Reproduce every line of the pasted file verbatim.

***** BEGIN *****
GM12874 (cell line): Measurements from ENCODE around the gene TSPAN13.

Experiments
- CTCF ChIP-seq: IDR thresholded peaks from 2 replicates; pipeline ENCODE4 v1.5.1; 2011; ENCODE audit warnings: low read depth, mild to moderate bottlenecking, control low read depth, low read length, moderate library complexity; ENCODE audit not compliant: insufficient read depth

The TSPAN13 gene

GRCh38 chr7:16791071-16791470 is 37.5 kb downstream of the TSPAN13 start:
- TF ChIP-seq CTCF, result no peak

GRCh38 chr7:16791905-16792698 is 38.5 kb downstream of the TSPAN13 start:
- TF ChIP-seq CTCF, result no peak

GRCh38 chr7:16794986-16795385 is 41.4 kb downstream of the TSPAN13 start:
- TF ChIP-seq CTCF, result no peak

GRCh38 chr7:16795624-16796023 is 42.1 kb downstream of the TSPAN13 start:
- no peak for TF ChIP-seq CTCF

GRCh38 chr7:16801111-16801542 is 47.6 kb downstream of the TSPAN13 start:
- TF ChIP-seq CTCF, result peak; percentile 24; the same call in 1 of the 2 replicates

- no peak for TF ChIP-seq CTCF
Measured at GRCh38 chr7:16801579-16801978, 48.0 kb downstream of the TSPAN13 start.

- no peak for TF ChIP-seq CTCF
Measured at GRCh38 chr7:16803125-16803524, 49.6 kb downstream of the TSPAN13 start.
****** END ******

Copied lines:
GM12874 (cell line): Measurements from ENCODE around the gene TSPAN13.

Experiments
- CTCF ChIP-seq: IDR thresholded peaks from 2 replicates; pipeline ENCODE4 v1.5.1; 2011; ENCODE audit warnings: low read depth, mild to moderate bottlenecking, control low read depth, low read length, moderate library complexity; ENCODE audit not compliant: insufficient read depth

The TSPAN13 gene

GRCh38 chr7:16791071-16791470 is 37.5 kb downstream of the TSPAN13 start:
- TF ChIP-seq CTCF, result no peak

GRCh38 chr7:16791905-16792698 is 38.5 kb downstream of the TSPAN13 start:
- TF ChIP-seq CTCF, result no peak

GRCh38 chr7:16794986-16795385 is 41.4 kb downstream of the TSPAN13 start:
- TF ChIP-seq CTCF, result no peak

GRCh38 chr7:16795624-16796023 is 42.1 kb downstream of the TSPAN13 start:
- no peak for TF ChIP-seq CTCF

GRCh38 chr7:16801111-16801542 is 47.6 kb downstream of the TSPAN13 start:
- TF ChIP-seq CTCF, result peak; percentile 24; the same call in 1 of the 2 replicates

- no peak for TF ChIP-seq CTCF
Measured at GRCh38 chr7:16801579-16801978, 48.0 kb downstream of the TSPAN13 start.

- no peak for TF ChIP-seq CTCF
Measured at GRCh38 chr7:16803125-16803524, 49.6 kb downstream of the TSPAN13 start.